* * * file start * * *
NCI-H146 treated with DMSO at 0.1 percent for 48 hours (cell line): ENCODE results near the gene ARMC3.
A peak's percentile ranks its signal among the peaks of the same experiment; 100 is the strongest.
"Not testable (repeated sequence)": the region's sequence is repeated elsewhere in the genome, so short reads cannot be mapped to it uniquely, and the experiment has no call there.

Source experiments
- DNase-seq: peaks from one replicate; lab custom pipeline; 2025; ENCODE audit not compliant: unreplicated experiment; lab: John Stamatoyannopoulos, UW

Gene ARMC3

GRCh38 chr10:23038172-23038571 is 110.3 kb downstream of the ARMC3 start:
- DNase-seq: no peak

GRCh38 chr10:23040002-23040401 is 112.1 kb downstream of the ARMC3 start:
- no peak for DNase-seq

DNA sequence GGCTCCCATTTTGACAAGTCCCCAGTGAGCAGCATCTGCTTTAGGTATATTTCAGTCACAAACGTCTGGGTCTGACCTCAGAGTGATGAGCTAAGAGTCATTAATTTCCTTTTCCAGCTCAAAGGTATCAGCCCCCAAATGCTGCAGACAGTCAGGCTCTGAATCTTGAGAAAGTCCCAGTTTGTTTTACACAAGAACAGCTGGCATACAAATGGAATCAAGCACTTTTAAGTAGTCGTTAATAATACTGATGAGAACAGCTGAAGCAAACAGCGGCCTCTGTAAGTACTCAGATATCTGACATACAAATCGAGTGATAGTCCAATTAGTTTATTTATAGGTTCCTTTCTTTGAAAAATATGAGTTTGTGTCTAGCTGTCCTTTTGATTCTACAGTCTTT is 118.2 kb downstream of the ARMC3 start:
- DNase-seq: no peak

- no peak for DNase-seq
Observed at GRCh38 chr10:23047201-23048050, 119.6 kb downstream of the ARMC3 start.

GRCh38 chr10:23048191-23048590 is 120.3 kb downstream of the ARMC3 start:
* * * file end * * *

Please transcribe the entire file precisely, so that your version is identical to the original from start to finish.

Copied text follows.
NCI-H146 treated with DMSO at 0.1 percent for 48 hours (cell line): ENCODE results near the gene ARMC3.
A peak's percentile ranks its signal among the peaks of the same experiment; 100 is the strongest.
"Not testable (repeated sequence)": the region's sequence is repeated elsewhere in the genome, so short reads cannot be mapped to it uniquely, and the experiment has no call there.

Source experiments
- DNase-seq: peaks from one replicate; lab custom pipeline; 2025; ENCODE audit not compliant: unreplicated experiment; lab: John Stamatoyannopoulos, UW

Gene ARMC3

GRCh38 chr10:23038172-23038571 is 110.3 kb downstream of the ARMC3 start:
- DNase-seq: no peak

GRCh38 chr10:23040002-23040401 is 112.1 kb downstream of the ARMC3 start:
- no peak for DNase-seq

DNA sequence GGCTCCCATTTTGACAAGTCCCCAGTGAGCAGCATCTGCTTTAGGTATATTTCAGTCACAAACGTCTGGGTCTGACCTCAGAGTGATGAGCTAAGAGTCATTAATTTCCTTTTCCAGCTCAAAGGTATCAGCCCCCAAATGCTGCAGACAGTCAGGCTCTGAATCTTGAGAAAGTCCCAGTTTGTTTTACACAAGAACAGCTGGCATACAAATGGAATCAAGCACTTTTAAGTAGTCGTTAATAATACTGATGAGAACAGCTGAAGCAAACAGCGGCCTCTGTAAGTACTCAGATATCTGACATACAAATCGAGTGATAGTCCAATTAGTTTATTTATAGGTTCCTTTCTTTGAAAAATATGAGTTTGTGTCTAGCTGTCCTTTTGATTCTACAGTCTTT is 118.2 kb downstream of the ARMC3 start:
- DNase-seq: no peak

- no peak for DNase-seq
Observed at GRCh38 chr10:23047201-23048050, 119.6 kb downstream of the ARMC3 start.

GRCh38 chr10:23048191-23048590 is 120.3 kb downstream of the ARMC3 start: